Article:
Why Use A Half-Size Tailors Dummy?

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The first time I saw a small size tailors dummy was in the series Pattern Magic by Tomiko Nakamichi. The designs in this book are amazing and for me the small tailor’s dummy was equally interesting. I used it for the first time when I draped my Jalisco skirt with lots of gathers and it was very helpful.

I bought one woman’s half-size dummy for fashion design and consider it my best investment. Why?

Saves space in your study

A half-size dummy is much smaller than a big one so you just place it where it suits you. Depending on your taste, it may serve as your sewing table or interior window sill decoration. Mine usually rests on the windowsill.

Half size tailor's dummy.
My half-size tailors dummy.

Of course, the patterns for a dummy are small as well, so storing them requires little space. There is no need to look for special pattern hangers or for rolling them to avoid creasing when stored. A drawer or a box will do this job splendidly.

Great for beginning fashion designers

For a beginning designer like me it was really hard to work with flat patterns only. In many pattern construction books, there are patterns lying flat with style lines drawn across them.

Too many times I caught myself thinking “How will these lines look like when the garment is sewn together?” Sometimes it is really challenging to imagine. Deciding where to place new style lines or how to pivot a dart on a pattern might be even more. A 2D image and 3D garment are visually quite different.

However, once you have the basic blocks for a half-size fashion designer dummy, creating new designs is a pleasure. You can draw style lines on the tissue paper while have it right on the dummy. You no longer have to live in the world of flat patterns.

Asymmetric pattern design on a half size tailors dummy.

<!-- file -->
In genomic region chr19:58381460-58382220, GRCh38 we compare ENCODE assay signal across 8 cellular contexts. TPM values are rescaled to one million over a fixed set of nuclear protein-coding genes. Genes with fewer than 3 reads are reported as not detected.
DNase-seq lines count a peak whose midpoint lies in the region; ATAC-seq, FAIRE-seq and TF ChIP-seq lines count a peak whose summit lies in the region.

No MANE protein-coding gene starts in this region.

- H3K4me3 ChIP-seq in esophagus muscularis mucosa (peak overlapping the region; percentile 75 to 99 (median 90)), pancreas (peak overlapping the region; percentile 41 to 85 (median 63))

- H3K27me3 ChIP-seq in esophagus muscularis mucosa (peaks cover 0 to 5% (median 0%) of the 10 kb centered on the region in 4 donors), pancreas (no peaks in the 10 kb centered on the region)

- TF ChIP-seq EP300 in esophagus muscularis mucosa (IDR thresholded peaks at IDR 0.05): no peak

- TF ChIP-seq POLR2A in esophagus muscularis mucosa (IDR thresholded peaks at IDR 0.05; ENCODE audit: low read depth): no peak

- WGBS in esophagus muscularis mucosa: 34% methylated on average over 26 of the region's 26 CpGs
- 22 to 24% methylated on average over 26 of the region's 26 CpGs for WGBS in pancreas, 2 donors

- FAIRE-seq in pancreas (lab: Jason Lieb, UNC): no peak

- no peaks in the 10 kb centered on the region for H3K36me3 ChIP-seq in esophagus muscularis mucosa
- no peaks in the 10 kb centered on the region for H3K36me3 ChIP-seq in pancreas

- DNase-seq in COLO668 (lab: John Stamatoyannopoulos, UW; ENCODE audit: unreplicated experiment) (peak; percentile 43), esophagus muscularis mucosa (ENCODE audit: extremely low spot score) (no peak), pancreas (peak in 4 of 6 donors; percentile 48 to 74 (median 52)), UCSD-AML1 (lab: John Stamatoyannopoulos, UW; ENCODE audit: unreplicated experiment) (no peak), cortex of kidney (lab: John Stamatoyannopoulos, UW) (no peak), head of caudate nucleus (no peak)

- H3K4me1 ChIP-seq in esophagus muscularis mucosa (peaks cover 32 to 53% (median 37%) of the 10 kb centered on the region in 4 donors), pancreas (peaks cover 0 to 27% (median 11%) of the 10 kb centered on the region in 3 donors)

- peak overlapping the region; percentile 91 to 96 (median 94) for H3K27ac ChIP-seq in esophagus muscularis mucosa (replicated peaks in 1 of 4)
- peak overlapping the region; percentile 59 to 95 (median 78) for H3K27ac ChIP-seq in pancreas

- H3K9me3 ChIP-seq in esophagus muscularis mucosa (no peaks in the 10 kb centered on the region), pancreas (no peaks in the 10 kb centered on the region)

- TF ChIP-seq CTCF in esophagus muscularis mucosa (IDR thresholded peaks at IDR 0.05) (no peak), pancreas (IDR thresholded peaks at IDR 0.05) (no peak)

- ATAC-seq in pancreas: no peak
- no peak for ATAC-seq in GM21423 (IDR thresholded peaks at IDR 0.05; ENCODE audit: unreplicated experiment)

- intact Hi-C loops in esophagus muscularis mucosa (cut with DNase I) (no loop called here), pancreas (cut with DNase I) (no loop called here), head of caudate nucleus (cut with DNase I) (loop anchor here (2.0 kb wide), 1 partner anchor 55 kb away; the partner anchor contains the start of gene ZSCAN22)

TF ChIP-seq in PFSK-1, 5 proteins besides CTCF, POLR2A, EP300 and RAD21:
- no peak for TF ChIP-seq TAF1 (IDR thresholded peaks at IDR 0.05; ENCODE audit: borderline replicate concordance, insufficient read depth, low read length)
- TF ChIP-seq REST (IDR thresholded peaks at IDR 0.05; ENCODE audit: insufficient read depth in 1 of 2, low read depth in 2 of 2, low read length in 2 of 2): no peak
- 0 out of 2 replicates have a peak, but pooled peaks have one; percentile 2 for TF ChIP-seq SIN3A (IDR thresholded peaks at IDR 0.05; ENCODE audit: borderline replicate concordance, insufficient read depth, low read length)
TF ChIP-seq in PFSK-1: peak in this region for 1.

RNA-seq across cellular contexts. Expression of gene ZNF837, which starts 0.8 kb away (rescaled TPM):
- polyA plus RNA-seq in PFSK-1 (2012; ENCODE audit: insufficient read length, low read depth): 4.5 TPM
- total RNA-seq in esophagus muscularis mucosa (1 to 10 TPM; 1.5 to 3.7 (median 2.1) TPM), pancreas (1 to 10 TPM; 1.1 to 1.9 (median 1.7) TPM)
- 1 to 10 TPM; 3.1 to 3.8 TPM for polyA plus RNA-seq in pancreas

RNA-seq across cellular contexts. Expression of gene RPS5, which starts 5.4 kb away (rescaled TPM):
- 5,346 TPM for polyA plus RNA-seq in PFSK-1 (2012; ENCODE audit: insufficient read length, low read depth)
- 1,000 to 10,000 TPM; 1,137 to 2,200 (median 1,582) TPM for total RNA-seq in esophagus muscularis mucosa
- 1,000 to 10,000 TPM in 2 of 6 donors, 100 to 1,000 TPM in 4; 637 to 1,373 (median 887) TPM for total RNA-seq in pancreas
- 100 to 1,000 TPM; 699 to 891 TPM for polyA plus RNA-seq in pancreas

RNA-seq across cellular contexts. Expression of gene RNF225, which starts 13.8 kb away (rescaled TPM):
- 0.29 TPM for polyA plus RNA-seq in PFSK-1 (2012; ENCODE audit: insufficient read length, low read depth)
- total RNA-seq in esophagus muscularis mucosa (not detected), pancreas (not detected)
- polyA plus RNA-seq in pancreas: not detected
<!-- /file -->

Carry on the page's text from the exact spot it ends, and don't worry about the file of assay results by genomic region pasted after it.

Asymmetric pattern design on a half size tailors dummy.

Saves time and fabric

Cutting tissue paper or fabric is done in no time. Pinning is much quicker as you need fewer pins. Instead of pins, you can also use adhesive tape; sometimes it is just more convenient or quicker.

If you are not happy with the result, you do not have to discard a lot of material.

If you work with a symmetric pattern design, you can work only with one half of the design. The speed of your design adjustments like slashing and spreading, yokes, gathering, tucks or pleating is a pleasure :).

I have made printer friendly blocks for my dummy. Sometimes I use the printed pattern and use it directly (see the image below).

Symmetric pattern design on a half size tailors dummy, front pattern sloper.
Symmetric pattern design on a half size tailors dummy, front pattern sloper.

Great for learning to drape

Draping a dress directly on a half-size tailors dummy.
Draping a dress directly on a half-size tailors dummy.

You may appreciate an example. Well, here it is. The first project where I tried draping was a Mexican Jalisco dress. Based on photographs I have collected on the internet, I needed to figure out the construction of this amazing dress. As it has a really big skirt (see the images below), draping it in a smaller size was really helpful and much more convenient for my experimenting. I made two iterations before I got the final skirt pattern right (you can see one of the iterations in the image below).

Draping a dress directly on a half-size tailors dummy.
Draping a Mexican Jalisco dress directly on a half-size tailors dummy.

It may (or may not) surprise you, but the actual length of the fabric for the gathered hem of my life-size skirt is about 8 meters (almost 9 yards) long (see the image below). I am really glad I did the draping first.

Red Mexican Jalisco skirt.

Conclusion: Why You Should Use A Half-Size Tailors Dummy

Owning a half-size dummy is of a great advantage when you test or play with new design ideas.

Moreover, even the inventor of bias cut patterns and amazing fashion designer – Madeleine Vionnet used a small doll for draping. Why wouldn’t you?

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